I remember exactly where I was when Covid-19 really started to impact travel. It was March 2020: I was in the UK, watching a news broadcast about how the country was shutting down all travel while simultaneously reading a notification on my phone that my flight back to the United States the following day was canceled.
Fortunately, I managed to rebook the flight and got back home safely, and the world settled in for months and years of limited travel, closed borders, and homemade bread-baking (my focaccia came out beautifully).
That UK trip had been my first solo trip abroad, and it gave me a taste for travel that I hadn’t felt since the family trips of my youth, when my father would schlep us kids through airports and across oceans on journeys of discovery. As an adult, I craved adventure again, so once the world began to adjust to Covid-19 and travel became easier, I went back on the move.
“Move” turned out to be more accurate than I expected; I went back to the UK in 2021 and lived there for six months, and then after six months back in the US, I moved to Australia, where I still live. Over the course of 2022, I flew more than 65,000 miles (104,700 kilometers) and traversed four continents. Some places had strict Covid-19 protocols, while others were fairly breezy to pass through. After all that, I feel equipped to share some helpful tips for long-distance travel in a post-Covid world.
Keep your Documents on You and on Your Phone
You already know to carry your photo ID and/or passport, your Covid-19 vaccination record, and anything else your destination requires. But before you leave, take photos of all your documentation and keep the photos in your phone. Make sure the photos are clear and easy to read, and back them up to the cloud if you can. That way, if something happens to your physical documents, you have a record of them. For even more peace of mind, email the photos of your documents to yourself so there’s yet another place to access them if your phone is damaged or lost.
Tag and Track Your Bags
AirTags and similar devices are a great way to keep an eye on your luggage when it’s not with you. I put an AirTag in my purse, my backpack, and all of my checked bags, so every time I travel, I can see where my stuff is and how close it is to me.
This was especially helpful when my checked bags were left behind on a flight from the US to Australia; I could see the bags on a map still sitting at my home airport, I could see when they arrived at my airport in Australia, and I could show the baggage agents that my bags were nearby when I went looking for them in the terminal. As panic-inducing as it can be to arrive somewhere without your luggage, it helps so much to be able to at least see where your suitcases are at any given time, even if they are thousands of miles away.
I did eventually get mine returned to me after much back and forth with the airlines, and the AirTags gave me the confidence to keep pushing for action until I had my luggage in hand again. You may have heard that some airlines are banning AirTags in checked luggage, but the US Federal Aviation Administration has said they’re not a safety hazard and the carriers have backed down, so you’re free to track your bags as you see fit.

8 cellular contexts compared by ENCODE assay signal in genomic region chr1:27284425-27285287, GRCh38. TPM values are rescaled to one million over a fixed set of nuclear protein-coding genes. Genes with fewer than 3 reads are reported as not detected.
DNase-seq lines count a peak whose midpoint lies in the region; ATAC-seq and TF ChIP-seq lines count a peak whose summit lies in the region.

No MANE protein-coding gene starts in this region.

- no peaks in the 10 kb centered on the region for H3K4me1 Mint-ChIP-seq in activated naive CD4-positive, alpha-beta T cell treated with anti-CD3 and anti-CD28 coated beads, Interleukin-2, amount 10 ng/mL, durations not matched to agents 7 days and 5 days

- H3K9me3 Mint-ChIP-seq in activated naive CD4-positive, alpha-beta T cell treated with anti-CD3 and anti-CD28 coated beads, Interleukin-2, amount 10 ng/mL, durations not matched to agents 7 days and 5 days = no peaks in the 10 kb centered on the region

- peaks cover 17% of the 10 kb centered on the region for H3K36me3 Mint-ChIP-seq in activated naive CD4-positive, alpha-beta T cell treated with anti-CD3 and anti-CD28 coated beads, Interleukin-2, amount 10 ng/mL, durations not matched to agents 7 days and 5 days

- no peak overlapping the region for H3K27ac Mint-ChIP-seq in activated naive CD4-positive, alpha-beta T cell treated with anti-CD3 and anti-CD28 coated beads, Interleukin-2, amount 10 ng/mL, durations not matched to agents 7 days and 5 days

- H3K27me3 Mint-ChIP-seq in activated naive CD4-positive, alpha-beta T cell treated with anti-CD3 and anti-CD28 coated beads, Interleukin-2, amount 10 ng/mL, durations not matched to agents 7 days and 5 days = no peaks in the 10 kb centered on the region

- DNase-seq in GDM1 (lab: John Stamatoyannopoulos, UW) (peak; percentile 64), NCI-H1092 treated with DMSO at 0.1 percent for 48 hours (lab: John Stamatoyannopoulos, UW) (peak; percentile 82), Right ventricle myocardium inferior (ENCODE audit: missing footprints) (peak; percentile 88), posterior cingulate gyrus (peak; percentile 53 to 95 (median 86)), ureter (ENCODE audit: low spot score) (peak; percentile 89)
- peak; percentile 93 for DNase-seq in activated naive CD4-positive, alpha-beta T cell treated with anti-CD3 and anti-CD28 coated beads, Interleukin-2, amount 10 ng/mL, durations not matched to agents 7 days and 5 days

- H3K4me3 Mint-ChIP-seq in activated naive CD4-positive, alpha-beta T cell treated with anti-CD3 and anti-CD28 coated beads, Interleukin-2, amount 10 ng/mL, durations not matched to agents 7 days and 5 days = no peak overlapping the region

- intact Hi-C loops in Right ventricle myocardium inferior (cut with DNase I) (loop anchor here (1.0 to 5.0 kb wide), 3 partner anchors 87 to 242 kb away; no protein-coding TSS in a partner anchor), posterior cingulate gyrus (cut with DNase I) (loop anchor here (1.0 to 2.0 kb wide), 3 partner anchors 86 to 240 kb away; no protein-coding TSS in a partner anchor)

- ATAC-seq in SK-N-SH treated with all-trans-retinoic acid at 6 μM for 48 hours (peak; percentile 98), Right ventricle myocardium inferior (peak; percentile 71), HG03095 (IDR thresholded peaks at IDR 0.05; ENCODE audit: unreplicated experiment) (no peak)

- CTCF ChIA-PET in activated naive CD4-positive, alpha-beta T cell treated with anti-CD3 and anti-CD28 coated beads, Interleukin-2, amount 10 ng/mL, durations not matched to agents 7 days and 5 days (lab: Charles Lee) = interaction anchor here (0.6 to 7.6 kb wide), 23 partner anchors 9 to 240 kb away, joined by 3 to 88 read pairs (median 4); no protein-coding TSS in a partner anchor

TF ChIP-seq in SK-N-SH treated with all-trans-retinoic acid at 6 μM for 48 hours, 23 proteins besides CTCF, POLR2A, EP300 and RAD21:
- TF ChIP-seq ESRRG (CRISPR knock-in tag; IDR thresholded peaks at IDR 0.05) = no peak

Bring Multiple Adapters that Fit Your Destination
If you’re traveling to another country, there’s a good chance that the plug sockets in that country don’t match the ones you’re used to. Many hotels and airports now have USB charging ports built into their plug sockets, but just in case, research what plugs your destination country uses and get a few adapters. We have some suggestions here.
Yes, a few; bringing just one can mean a lot of frustration as you shuffle your devices back and forth between the one usable plug. I usually travel with three adapters, but even then, I’ve been known to wish for more. You can’t be too prepared to plug things in.
Make Sure You’re Not Carrying Contraband
When I first came to Australia, I learned that this country has some pretty strict requirements for entry, including a ban on many types of food and agriculture products. Even loose dirt left on one’s boots from a trip to a farm can be a source of contaminants to the local flora and fauna.
Make sure that you’re not accidentally bringing things with you that will give you a headache at customs. This might include seeds, nuts, dairy, meat products, plant life, herbs, rocks/dirt, and medications. Each country has its own list of prohibited items, and those lists change frequently, so be sure to check the tourism or state department website of the country you’re visiting before you go. For example, Customs and Border Protection in the United States maintains a list of prohibited and restricted items for anyone entering the US and links to other departments if permits are required. When in doubt, leave it at home; there are few things as frustrating as a lengthy stopover at customs after a 15-hour flight.
Pack Your Carry-On for Easy Access
My carry-on backpack has the same things in it almost every time I fly: my laptop, my charging cables and a charging brick, a bottled drink, a change of clothes, a few toiletries, some snacks, tissues, gum, a book, and earphones.
Some of that I will want to access on the plane. Some of it will not be touched for the entire flight. With limited underseat space and a deeply rooted desire to not bother the people around me with my bending and yanking, I’ve developed a method for reaching the things I need the most. The outer pouch of my backpack, which is the easiest to get to, holds the tissues, gum, snacks, and charging cables. The inner part of the backpack is packed with the items I will most likely want at the top, easiest to reach.